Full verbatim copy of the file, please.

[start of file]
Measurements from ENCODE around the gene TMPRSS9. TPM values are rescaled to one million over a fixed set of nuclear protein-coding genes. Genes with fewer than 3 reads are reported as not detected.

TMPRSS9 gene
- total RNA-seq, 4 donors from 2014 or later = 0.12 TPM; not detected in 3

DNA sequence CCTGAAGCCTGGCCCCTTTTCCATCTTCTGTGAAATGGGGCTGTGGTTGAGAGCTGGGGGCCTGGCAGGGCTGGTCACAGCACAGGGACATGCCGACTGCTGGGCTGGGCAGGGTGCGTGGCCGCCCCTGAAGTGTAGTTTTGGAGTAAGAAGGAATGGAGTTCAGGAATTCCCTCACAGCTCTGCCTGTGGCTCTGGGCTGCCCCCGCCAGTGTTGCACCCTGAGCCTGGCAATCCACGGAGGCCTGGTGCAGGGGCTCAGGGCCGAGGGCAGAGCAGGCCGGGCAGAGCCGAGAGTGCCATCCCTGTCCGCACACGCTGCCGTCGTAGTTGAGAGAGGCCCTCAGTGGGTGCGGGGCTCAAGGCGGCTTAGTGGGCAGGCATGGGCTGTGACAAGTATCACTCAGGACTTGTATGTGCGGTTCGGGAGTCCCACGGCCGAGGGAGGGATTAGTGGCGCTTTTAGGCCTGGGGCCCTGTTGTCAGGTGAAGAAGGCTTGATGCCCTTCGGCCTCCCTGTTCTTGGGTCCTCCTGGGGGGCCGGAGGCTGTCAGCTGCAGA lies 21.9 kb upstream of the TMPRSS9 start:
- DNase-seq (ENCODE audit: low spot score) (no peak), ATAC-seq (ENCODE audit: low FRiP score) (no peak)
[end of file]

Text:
Measurements from ENCODE around the gene TMPRSS9. TPM values are rescaled to one million over a fixed set of nuclear protein-coding genes. Genes with fewer than 3 reads are reported as not detected.

TMPRSS9 gene
- total RNA-seq, 4 donors from 2014 or later = 0.12 TPM; not detected in 3

DNA sequence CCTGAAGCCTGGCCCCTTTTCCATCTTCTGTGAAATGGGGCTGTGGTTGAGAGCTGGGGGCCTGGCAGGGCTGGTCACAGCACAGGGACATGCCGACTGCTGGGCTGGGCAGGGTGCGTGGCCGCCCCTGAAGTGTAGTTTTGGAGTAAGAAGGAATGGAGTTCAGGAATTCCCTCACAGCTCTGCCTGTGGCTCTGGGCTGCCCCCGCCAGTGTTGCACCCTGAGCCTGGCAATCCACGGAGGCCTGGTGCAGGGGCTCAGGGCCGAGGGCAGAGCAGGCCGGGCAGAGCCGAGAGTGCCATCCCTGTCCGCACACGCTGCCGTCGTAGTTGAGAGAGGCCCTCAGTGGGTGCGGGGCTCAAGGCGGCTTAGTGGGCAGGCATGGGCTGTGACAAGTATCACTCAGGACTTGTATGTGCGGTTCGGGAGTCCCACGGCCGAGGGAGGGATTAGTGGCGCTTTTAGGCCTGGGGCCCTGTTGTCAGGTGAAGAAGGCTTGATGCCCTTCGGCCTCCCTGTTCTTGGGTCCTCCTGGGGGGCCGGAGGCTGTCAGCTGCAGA lies 21.9 kb upstream of the TMPRSS9 start:
- DNase-seq (ENCODE audit: low spot score) (no peak), ATAC-seq (ENCODE audit: low FRiP score) (no peak)